This rare series of four paintings on copper by Bruegel the Younger evokes the family tradition in a real demonstration of virtuosity.
Jan Bruegel the Younger (1601-1678), The Four Elements: Fire, Earth (opposite), Air and Water, set of four paintings on copper, 45 x 67 cm (17.71 x 26.37 in).
No fewer than four paintings attributed to Jan Bruegel the Younger will come up for sale soon—an incredible event, considering that they are in excellent condition and have been together for nearly 400 years. The first time these paintings on copper appeared on the market was at Christie’s London on June 26, 1970, when comparisons were quickly drawn between them and commissions by Jan Bruegel the Elder, known as Velvet (1568-1625), Bruegel the Younger’s father, for Cardinal Federico Borromeo. Dated c. 1606-1607, Water and Fire are now in Milan’s Pinacoteca Ambrosiana, Earth and Air in the Louvre.
"In the 16th and 17th centuries, when you bought a Bruegel, you bought a brand," says Jérôme Montcouquiol of the Cabinet Turquin. The dynasty of Flemish painters enjoyed an international reputation at the time. All Europe wanted to own their innovatively realistic landscapes with an alluring verve. "The Italians had amazing painters in their ranks, and were masters in the art of portraiture and mythological scenes, but few were capable of producing such landscapes."
So it was common and natural for generation after generation of Bruegels to carrying on painting scenes that had made a deep impression and remained in high demand. When his father died in 1625, Jan the Younger abruptly left Sicily and took over the family studio, all the commissions underway and the legacy he now had to live up to.
An Exceptional Commission
In Antwerp, decorative series like this set of paintings on copper were usually part of large commissions intended for export, especially to Spain and to Italy: a country where Jan the Elder and Younger both established fine reputations consolidated by the time they spent there. During the period he spent in Italy between 1589 and 1596, Velvet Bruegel (the Elder) met invaluable supporters including cardinal Ascanio Colonna in Rome and cardinal Federico Borromeo in Milan, who became very active patrons as soon as he returned to the Low Countries.
Borromeo commissioned a painting in around 1606. Bruegel sent him a Paradise but the cardinal asked for three more, which, with the first, formed this group on the theme of the four elements. Jan the Younger must have seen the series on his own trip to Milan some 20 years later and was probably not surprised when asked to paint a replica in the 1620s. Nothing proves that this was another Italian commission, but the quality of the bright, heavy copper suggests it was an important purchase, in which Bruegel the Younger proved his skills to be worthy of his father’s name.
The Four Elements, or the Beauty of the World
The theme of the four elements was explored in many fields, like alchemy, philosophy, poetry, mythology and science, but they all shared a common goal: decoding our world. Mainstream painting mostly eschewed the subject, but the Renaissance, rediscovering the thinkers of ancient Greece, took up the ideas of Empedocles and Aristotle and interpreted them anew. Earth, water, air and fire were the universe’s constituent elements. In Greek mythology, didn’t Prometheus shape man out of earth and water?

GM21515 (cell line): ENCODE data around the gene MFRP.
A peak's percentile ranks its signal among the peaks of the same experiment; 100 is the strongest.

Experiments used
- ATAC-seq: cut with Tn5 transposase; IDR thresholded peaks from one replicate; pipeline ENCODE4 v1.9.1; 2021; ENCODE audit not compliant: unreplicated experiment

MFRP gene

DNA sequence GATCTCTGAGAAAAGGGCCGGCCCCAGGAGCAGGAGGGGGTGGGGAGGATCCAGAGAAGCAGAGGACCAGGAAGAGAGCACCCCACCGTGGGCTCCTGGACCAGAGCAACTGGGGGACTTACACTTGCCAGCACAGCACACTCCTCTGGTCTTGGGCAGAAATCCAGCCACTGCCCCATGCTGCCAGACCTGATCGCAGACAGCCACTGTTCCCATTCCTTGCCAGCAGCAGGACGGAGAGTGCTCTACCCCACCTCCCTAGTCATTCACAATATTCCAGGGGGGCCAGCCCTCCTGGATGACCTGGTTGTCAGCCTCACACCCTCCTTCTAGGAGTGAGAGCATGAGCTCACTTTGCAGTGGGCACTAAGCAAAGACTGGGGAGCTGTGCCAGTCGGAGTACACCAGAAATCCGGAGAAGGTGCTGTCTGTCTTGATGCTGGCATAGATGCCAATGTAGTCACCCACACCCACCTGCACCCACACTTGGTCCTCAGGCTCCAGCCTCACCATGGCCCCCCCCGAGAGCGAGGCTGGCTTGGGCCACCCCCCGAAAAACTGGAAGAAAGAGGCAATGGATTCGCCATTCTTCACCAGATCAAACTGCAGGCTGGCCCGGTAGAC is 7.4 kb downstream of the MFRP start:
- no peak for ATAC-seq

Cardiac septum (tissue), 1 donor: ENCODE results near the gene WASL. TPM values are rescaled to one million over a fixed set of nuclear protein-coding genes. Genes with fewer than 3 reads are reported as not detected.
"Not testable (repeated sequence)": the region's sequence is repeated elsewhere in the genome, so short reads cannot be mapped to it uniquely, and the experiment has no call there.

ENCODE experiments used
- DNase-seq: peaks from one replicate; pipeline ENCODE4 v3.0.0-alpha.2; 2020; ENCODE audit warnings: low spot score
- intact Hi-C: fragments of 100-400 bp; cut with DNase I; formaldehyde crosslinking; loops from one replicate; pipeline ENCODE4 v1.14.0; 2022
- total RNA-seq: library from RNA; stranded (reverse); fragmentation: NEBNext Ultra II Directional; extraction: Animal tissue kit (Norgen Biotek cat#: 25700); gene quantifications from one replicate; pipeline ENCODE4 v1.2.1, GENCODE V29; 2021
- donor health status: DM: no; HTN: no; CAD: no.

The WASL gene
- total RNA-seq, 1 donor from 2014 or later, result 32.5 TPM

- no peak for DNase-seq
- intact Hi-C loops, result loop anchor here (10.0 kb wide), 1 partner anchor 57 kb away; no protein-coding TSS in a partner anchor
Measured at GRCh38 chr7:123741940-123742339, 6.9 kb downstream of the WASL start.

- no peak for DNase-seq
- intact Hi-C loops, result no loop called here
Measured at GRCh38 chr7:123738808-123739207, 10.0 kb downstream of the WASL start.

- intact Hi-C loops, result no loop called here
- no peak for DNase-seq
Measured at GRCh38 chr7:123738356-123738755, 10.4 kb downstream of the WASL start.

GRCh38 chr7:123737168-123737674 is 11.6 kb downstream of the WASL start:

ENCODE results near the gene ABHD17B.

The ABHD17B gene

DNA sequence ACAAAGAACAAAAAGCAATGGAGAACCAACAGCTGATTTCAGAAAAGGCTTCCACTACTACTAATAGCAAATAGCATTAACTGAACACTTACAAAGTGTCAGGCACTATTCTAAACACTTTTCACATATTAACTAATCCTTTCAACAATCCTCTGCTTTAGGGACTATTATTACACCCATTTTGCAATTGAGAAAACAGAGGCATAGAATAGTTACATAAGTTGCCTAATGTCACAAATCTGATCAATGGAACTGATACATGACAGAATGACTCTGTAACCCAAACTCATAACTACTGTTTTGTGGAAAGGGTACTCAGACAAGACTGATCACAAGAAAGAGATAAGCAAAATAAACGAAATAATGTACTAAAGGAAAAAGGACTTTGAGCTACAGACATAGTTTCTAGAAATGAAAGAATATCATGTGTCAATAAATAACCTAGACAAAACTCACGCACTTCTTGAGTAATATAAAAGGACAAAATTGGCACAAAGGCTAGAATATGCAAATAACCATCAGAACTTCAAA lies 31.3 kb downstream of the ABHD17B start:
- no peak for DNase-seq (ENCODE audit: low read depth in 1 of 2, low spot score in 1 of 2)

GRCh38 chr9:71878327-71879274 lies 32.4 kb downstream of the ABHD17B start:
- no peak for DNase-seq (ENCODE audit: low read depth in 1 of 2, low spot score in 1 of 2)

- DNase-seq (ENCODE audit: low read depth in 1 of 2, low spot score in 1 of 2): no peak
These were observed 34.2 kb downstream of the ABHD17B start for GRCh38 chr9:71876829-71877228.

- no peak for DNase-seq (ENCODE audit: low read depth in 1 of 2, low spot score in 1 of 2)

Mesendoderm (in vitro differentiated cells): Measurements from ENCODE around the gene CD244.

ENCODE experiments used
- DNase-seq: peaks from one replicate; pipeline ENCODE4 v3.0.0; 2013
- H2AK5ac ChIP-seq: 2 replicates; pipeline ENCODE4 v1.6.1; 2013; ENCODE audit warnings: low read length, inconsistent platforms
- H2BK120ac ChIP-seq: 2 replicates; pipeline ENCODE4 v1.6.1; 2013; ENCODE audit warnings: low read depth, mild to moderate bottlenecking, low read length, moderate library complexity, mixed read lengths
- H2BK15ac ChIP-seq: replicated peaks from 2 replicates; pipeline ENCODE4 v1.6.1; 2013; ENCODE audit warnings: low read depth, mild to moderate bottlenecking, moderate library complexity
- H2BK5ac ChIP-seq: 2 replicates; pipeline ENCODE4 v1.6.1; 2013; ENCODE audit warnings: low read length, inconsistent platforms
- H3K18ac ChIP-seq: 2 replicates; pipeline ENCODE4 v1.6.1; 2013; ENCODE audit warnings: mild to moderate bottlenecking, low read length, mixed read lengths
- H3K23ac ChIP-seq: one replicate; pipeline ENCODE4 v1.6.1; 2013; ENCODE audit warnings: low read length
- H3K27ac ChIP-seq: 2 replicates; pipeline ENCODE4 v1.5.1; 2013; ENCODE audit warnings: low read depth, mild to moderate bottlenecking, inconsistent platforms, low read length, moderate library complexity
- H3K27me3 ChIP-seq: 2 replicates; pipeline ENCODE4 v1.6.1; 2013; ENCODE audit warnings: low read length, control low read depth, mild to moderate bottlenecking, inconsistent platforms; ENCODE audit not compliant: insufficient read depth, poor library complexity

But this set of the Four Elements, like the Five Senses series painted by Bruegel the Elder and Rubens in 1617-1618 (Prado Museum, Madrid), was above all a pretext to celebrate the beauty of the universe. The allegory of Earth offers an interpretation of Paradise through the lush forest and, in the background, God leading Adam and Eve to the tree of good and evil. In the foreground, a lion plays with a cheetah while a cow, wolf, stag, swan, peacock, monkey and parrot walk among countless plants, fruits and flowers, which include rare and much-prized species like tulips. The allegories of Water and Air feature mythological figures—Poseidon and Amphitrite in the former and Urania, the muse of astronomy and astrology in the latter—surrounded by magnificent aquatic animals and plants, and creatures of the air.
A Changing World
"These works were made in a small format for a palace or an apartment," says Mr. Montcouquiol. “They were intended for personal use. The painter could stray from the tenets of the Council of Trent (1545-1563) and show original things to impress viewers and take them on a journey.” In the humanist spirit particular to the Bruegels plants and animals mingle with figures from Christianity, Greek gods and ordinary men—a syncretic vision of the beauty of Creation. The Low Countries were experiencing a remarkable period of progress at the time. Sea voyages and the discovery of other continents opened up new perspectives and subjects, like the exotic birds in the allegory of Air, while advances in printing and science fostered the widespread dissemination of knowledge. For example, in the mid-15th century, Otto Brunfels' Herbarum vivae icones and Pierre Belon’s Histoire de la nature des oiseaux (Natural History of Birds) featured illustrations drawn from life.
The allegory of Fire is a pretext for a frightful apocalyptic scene in the depths of a dark cave evoking the Domus Aurea in Rome. There, in the god of hell Vulcan’s workshop (evoked by the damned falling into flames similar to a depiction of Vesta's temple in Tivoli), men are hard at work making armor, beating, flattening, shaping and chasing the incandescent metal. All this alludes to the Low Countries’ economic growth at a time when traditional crafts were being modernized. This work is an awe-inspiring ode, not only to nature but humanity too.